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encapsulation efficiency and release kinetics of the resultant microparticles have all been verified. This formulation has shown the ability to mitigate the large burst release, by the inclusion of a triblock copolymer PLGA-PEG-PLGA in the formulation, usually seen in micro-delivery vehicles and offers a reproducible and sustained release. Furthermore biocompatibility of the PLGA microparticles and preferential cell behaviour towards BMP-2 loaded microparticles has been demonstrated. In contrast, negative control microparticles containing no BMP-2 have demonstrated no significant effect on cell behaviour. Both high and low levels of BMP-2 loaded PLGA microparticles have demonstrated the ability to release bioactive BMP-2 which stimulates osteogenic differentiation (ascertained using alkaline phosphatase and alizarin red assays) by day 10, outperforming cells cultured with osteogenically supplemented media which only showed mineral deposition at day 24. This study demonstrates a BMP-2 delivery system which may now be translated into more complex delivery systems such as 3D mechanically robust scaffolds which may be suitable for implantation into a load-bearing defect site. Acknowledgements This work was a collaboration between the University of Nottingham (UK) and the Queensland University of Technology (Australia) with funding from the Engineering and Physical Sciences Research Council (EPSRC) Doctoral Training Centre in Regenerative Medicine and The Australian Research Council Discovery Grant (DP089000). References 1. 2. 3.

4. 5. 6. 7. 8.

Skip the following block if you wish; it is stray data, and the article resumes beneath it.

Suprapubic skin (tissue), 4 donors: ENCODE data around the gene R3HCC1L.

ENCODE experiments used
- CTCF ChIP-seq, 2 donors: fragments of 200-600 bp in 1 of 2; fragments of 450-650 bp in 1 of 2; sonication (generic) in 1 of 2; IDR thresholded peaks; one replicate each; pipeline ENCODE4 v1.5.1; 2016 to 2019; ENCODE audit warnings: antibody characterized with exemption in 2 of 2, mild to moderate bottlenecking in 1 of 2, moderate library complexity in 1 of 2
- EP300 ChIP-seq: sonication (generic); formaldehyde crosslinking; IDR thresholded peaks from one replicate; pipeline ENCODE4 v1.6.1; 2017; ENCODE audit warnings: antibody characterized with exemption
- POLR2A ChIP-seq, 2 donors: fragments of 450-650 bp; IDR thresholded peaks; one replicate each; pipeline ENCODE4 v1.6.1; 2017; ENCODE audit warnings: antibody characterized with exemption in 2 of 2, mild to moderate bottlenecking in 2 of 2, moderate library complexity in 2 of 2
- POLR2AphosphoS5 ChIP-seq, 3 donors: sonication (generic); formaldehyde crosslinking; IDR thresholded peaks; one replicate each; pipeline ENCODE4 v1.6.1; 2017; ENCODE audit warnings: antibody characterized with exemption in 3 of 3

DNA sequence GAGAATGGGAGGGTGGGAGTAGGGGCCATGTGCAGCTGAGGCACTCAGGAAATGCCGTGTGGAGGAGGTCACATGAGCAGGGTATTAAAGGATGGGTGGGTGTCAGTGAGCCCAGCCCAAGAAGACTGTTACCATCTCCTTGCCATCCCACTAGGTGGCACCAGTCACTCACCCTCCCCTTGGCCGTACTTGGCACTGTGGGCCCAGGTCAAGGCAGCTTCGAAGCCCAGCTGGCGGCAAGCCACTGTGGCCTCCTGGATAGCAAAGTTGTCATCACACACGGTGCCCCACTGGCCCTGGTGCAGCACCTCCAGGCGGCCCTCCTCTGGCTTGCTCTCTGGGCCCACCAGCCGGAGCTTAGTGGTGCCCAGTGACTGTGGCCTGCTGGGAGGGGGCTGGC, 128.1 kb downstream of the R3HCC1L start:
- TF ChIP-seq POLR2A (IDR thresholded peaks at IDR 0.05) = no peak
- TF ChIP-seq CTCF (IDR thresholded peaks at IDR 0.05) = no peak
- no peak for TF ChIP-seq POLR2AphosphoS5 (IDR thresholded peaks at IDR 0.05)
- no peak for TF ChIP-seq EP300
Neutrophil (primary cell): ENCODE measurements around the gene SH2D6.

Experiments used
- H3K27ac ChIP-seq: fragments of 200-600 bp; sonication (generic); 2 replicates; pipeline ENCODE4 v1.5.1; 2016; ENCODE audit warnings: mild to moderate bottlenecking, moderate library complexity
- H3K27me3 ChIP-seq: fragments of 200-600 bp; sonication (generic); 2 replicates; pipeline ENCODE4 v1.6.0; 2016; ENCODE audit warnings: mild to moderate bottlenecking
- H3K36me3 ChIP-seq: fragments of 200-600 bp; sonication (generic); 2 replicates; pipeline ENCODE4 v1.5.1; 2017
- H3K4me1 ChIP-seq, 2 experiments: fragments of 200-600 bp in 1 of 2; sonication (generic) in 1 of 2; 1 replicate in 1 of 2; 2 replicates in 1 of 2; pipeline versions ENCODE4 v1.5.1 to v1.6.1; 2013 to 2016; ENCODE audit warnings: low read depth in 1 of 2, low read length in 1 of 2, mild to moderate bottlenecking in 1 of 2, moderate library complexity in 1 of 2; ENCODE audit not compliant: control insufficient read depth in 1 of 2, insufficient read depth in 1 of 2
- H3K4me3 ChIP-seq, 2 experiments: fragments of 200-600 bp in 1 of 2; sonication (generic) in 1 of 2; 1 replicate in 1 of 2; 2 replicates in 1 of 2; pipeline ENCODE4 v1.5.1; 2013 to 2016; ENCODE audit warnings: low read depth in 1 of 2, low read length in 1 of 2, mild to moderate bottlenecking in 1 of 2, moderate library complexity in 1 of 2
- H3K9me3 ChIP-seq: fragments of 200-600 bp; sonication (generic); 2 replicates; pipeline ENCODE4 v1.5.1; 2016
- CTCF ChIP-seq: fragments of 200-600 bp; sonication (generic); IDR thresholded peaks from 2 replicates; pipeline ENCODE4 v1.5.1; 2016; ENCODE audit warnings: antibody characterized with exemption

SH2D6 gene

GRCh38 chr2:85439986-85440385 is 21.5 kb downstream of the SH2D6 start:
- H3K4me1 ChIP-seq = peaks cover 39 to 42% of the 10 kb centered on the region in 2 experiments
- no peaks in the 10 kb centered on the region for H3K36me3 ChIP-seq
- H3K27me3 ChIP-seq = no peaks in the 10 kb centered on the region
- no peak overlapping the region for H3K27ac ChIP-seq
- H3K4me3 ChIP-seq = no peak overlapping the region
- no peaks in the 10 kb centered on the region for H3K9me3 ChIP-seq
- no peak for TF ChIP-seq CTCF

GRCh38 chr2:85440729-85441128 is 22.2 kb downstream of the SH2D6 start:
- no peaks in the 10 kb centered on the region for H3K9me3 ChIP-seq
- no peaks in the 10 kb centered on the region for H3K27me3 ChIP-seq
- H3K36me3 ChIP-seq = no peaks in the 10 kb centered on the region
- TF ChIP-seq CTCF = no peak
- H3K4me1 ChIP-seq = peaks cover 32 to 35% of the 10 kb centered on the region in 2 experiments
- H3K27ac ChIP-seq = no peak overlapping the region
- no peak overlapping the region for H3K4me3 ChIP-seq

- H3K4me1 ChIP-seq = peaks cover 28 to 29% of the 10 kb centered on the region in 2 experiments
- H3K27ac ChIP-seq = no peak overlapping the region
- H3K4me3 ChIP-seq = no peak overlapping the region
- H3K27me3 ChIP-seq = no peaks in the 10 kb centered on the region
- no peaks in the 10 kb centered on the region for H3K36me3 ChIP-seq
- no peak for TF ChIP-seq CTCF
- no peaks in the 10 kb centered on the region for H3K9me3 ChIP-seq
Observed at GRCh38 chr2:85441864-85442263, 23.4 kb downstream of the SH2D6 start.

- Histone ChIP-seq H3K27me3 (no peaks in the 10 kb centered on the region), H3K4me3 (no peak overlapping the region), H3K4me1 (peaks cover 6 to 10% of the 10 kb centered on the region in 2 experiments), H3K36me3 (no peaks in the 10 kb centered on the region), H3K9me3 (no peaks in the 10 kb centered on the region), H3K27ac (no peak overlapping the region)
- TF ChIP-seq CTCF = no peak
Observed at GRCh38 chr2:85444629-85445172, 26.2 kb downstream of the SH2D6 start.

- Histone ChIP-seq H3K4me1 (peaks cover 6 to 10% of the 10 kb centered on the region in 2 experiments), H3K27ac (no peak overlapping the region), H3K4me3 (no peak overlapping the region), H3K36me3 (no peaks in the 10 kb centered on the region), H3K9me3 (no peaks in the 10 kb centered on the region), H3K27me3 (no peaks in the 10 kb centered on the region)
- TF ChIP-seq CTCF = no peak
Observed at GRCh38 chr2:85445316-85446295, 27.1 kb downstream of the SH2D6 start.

Lasanianos, N.G.; Kanakaris, N.K.; Giannoudis, P.V. Current management of long bone large segmental defects. Orthopaed. Trauma 2010, 24, 149-163. Luginbuehl, V.; Meinel, L.; Merkle, H.P.; Gander, B. Localized delivery of growth factors for bone repair. Eur. J. Pharm. Biopharm. 2004, 58, 197-208. Reichert, J.C.; Saifzadeh, S.; Wullschleger, M.E.; Epari, D.R.; Schütz, M.A.; Duda, G.N.; Schell, H.; van Griensven, M.; Redl, H.; Hutmacher, D.W. The challenge of establishing preclinical models for segmental bone defect research. Biomaterials 2009, 30, 2149-2163. Vinatier, C.; Mrugala, D.; Jorgensen, C.; Guicheux, J.; Noël, D. Cartilage engineering: A crucial combination of cells, biomaterials and biofactors. Trends Biotechnol. 2009, 27, 307-314. Ryoo, H.-M.; Lee, M.-H.; Kim, Y.-J. Critical molecular switches involved in BMP-2-induced osteogenic differentiation of mesenchymal cells. Gene 2006, 366, 51-57. Putney, S.D.; Burke, P.A. Improving protein therapeutics with sustained-release formulations. Nat. Biotech. 1998, 16, 153-157. van de Weert, M.; Hennink, W.E.; Jiskoot, W. Protein instability in poly(Lactic-co-Glycolic acid) microparticles. Pharm. Res. 2000, 17, 1159-1167. Sah, H. Stabilization of proteins against methylene chloride/water interface-induced denaturation and aggregation. J. Control. Release 1999, 58, 143-151.